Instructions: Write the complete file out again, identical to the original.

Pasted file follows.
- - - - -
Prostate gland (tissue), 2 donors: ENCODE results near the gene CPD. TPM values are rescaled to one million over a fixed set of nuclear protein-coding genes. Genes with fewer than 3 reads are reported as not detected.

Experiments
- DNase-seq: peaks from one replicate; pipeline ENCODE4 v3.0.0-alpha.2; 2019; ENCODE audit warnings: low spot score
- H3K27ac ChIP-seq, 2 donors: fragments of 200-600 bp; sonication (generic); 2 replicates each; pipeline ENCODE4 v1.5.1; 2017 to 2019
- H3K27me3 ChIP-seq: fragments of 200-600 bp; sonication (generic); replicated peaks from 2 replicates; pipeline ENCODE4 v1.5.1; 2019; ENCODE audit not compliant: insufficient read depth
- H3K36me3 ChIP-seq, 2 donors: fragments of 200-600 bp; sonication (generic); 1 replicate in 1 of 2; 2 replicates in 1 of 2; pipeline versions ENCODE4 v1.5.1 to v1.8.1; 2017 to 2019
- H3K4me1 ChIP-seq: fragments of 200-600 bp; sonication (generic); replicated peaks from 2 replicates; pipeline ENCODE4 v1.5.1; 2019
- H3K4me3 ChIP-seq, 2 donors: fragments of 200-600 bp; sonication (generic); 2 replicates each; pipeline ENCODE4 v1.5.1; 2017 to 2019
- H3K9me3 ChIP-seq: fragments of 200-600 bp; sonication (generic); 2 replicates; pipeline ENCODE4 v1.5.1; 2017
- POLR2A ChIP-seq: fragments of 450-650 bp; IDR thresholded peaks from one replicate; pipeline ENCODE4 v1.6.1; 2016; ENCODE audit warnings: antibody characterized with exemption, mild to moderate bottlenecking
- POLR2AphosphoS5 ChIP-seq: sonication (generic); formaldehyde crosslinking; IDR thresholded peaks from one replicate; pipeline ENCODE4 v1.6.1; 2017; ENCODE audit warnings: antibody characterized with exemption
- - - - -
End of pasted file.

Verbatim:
Prostate gland (tissue), 2 donors: ENCODE results near the gene CPD. TPM values are rescaled to one million over a fixed set of nuclear protein-coding genes. Genes with fewer than 3 reads are reported as not detected.

Experiments
- DNase-seq: peaks from one replicate; pipeline ENCODE4 v3.0.0-alpha.2; 2019; ENCODE audit warnings: low spot score
- H3K27ac ChIP-seq, 2 donors: fragments of 200-600 bp; sonication (generic); 2 replicates each; pipeline ENCODE4 v1.5.1; 2017 to 2019
- H3K27me3 ChIP-seq: fragments of 200-600 bp; sonication (generic); replicated peaks from 2 replicates; pipeline ENCODE4 v1.5.1; 2019; ENCODE audit not compliant: insufficient read depth
- H3K36me3 ChIP-seq, 2 donors: fragments of 200-600 bp; sonication (generic); 1 replicate in 1 of 2; 2 replicates in 1 of 2; pipeline versions ENCODE4 v1.5.1 to v1.8.1; 2017 to 2019
- H3K4me1 ChIP-seq: fragments of 200-600 bp; sonication (generic); replicated peaks from 2 replicates; pipeline ENCODE4 v1.5.1; 2019
- H3K4me3 ChIP-seq, 2 donors: fragments of 200-600 bp; sonication (generic); 2 replicates each; pipeline ENCODE4 v1.5.1; 2017 to 2019
- H3K9me3 ChIP-seq: fragments of 200-600 bp; sonication (generic); 2 replicates; pipeline ENCODE4 v1.5.1; 2017
- POLR2A ChIP-seq: fragments of 450-650 bp; IDR thresholded peaks from one replicate; pipeline ENCODE4 v1.6.1; 2016; ENCODE audit warnings: antibody characterized with exemption, mild to moderate bottlenecking
- POLR2AphosphoS5 ChIP-seq: sonication (generic); formaldehyde crosslinking; IDR thresholded peaks from one replicate; pipeline ENCODE4 v1.6.1; 2017; ENCODE audit warnings: antibody characterized with exemption